Deep down at the far end of the world lies a continent that is so vast and dry, it is a wonder in itself how the diversity and beauty that is hidden in every corner has evolved. From lush rainforests to the largest coral reef system and dusty deserts, Australia has it all. And the top 25 of these places you must see in Australia I will show you. Sothe actual question is: which one do you have to see if you cannot see everything? At least to this I can give you a good answer with my personal favourites.
A Lifetime is Never Enough
It took me eight months to explore Australia the way I did: from Melbourne over Adelaide to Darwin and then down from Cairns to Syndey, from Melbourne to Perth and up to Monkey Mia with a little bit of Tasmania and Kangaroo Island inbetween, covering places people told me I must see in Australia. Needless to say, it was one hell of a ride and one I would always do again. And again. And you should too! Don’t even think about distances, enjoy it for what it is: an adventure!
But in case you don’t have eight months to spare, here are my absolute favourite places so you know what to put on your itinerary (and check out my three sample itineraries for 3 weeks in Australia). Australia has so much to offer, so the choice is hard, I know. To help you be better prepared once you do leave the big cities, I put together a 30 page Australia guide booklet full to the brim with information on what you won’t find in regular guides: survival tips, handy knowledge about how to not accidentally having to pay fines (who knew “smuggling” fruit within one country was an offence?) and how to travel truly “outback style” (it’s a free download and gives you access to a library with even more printables).
1) Uluru, Northern Territory, Australia
There is no place in the world that has had such an immediate effect on me as the fabled Uluru. There is something so magical about it, an aura that is hard to explain and that I smiled at when being told by other travellers. Well, I have to agree. You have to visit to understand.
2) Kangaroo Island, South Australia, Australia
It is basically Australia in a nutshell: with forests, beaches, crazy rock formations covered by red stuff (oxidized sand for the red centre and lichen here on the island) and even a desert!
3) Whitehaven Beach, Queensland, Australia
Whitest beach. Ever. You won’t believe it if you haven’t seen it. Sure, there are other white and squeaky beaches (at Lake McKenzie and in Wilsons Prom), but this one is on a tropical island! Who doesn’t like to have a dose of a tropical sailing adventure with snorkeling and chilling in azure blue waters? Exactly.
4) Esperance, Western Australia, Australia
You have probably seen those photos with a cheeky kangaroo lazing on the beach. If you come over to Esperance that’s what you will take a photo of as well. When it comes to empty beaches, you can find them here as well.
5) Atherton Tablelands, Queensland, Australia
Maybe you can spot the cassowary. It looks like the Avatar version of an Emu. The forest of the Tablelands itself seems from another world with its lush green forests, waterfalls, pools and lakes in former volcanoes.
6) Kata Tjuta, Northern Territory, Australia
Most travellers I’ve met loved Kata Tjuta more than Uluru (but it’s my list and so it only made it to place 6)and it is remakable with all its red boulders and collection of all types of stones that have been pressed into shapes over thousands of years. My tip: Walk the Valley of the Winds in the morning to avoid tourists and the heat!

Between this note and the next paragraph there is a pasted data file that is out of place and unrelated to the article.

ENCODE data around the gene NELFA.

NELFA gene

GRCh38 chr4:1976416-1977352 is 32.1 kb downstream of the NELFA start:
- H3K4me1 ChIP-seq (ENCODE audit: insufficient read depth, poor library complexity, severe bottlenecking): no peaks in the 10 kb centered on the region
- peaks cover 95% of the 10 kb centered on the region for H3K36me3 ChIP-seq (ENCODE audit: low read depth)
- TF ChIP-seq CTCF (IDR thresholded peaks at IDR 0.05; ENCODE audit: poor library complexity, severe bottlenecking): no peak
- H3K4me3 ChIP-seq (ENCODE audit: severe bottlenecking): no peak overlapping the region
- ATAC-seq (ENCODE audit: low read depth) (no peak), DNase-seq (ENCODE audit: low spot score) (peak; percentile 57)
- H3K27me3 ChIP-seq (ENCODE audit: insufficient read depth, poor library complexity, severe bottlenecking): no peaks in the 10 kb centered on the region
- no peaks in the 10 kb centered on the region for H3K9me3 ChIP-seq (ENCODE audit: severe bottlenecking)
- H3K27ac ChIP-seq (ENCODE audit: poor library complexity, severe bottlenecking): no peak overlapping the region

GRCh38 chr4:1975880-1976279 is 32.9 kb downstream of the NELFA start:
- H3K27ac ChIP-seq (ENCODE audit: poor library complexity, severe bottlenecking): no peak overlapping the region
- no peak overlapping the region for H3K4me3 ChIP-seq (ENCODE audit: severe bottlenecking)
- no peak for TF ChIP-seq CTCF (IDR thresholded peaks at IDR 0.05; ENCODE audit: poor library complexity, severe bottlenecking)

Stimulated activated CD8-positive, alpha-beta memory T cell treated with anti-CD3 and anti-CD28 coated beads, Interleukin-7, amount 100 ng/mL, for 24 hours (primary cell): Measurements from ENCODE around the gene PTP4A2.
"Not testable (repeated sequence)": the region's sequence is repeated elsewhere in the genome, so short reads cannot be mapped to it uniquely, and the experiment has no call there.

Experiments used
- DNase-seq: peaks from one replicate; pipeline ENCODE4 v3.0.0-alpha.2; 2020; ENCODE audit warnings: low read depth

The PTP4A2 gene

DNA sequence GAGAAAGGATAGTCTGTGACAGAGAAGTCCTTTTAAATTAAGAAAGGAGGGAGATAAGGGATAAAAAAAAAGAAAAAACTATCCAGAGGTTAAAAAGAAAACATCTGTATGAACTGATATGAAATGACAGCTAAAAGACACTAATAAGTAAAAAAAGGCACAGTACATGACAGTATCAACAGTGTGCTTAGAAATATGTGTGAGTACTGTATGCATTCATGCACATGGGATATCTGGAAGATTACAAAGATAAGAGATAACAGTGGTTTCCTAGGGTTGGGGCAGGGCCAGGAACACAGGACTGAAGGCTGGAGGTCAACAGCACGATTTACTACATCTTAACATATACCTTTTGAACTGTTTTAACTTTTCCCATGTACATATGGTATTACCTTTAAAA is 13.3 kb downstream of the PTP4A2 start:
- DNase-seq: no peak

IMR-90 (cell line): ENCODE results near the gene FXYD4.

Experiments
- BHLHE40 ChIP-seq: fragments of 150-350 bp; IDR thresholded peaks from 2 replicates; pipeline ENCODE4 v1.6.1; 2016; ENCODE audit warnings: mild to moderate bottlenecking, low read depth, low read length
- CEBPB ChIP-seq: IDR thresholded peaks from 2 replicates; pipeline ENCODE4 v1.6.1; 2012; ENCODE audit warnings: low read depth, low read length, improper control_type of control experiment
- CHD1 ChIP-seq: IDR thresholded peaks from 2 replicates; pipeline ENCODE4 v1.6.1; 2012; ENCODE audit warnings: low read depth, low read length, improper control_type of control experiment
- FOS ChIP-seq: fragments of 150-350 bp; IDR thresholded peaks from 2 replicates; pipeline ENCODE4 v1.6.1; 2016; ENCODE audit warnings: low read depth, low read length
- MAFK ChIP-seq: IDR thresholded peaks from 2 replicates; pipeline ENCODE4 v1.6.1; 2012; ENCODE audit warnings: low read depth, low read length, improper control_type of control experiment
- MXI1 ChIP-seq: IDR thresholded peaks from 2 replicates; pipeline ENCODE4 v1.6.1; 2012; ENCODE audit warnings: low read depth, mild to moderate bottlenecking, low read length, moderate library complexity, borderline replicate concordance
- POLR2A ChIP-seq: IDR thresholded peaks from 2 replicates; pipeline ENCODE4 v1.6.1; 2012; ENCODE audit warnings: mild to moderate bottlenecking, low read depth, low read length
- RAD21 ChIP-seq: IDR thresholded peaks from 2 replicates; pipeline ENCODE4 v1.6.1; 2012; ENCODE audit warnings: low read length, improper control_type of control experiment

7) Breathing Rocks, Western Australia, Australia
I am not kidding you, these stone lookalikes actually produce oxygen! You can’t really see and neither do you need to see bubbles because the most impressive fact is that was the reason life was possible on earth. The were the first to enrich our sky with oxygen.
8) Kakadu National Park, Northern Territory, Australia
The landscape will just haunt your mind. Climb up Ubirr and gaze over the biggest country of aboriginal tribes, Arnhem, and you know why it is sacred. From stacked mountains, over dense green and wide savannahs with lakes and swamps at the horizon, you’re new dream land might just be in front of your eyes.
9) Ningaloo Reef
Never heard of it? It is the lesser loved cousin of the Great Barrier Reef, just on the other side of the country. But what most people don’t know is that he is actually the more handsome and less visited one. Double bonus!
10) Great Barrier Reef, Queensland, Australia
The Great Barrier reef is another must. Especially since it might not last very long. If it’s not storms wreaking havoc to the sensitive eco system, then it is tourists touching the fragile corals, causing their untimely death.
11) Eyre Peninsula, South Australia, Australia
A great gem that is not well known among travellers to Australia. South Australia is the driest country on the driest continent with the most remote regions in the country as well but its nature sure knows how to impress.
12) Bay of Fires, Tasmania, Australia
Where bright red meets deep blue on a white shore, the Bay of Fires could be believed to get its name from the lichen that cover the round boulders of the coastline. (It was actually an explorer story.)
13) Wilsons Prom, Victoria, Australia
Once connecting Tasmania to the Australian mainland, it comes as no surprise that Wilsons Prom looks out of place. But you should not avoid it. If you can’t make it to Tassie, get yourself here! So far, it has been a local secret and you won’t see many tourists here. So come over until the newly discovered coral reef will bring in tons of visitors.
14) Magnetic Island, Queensland, Australia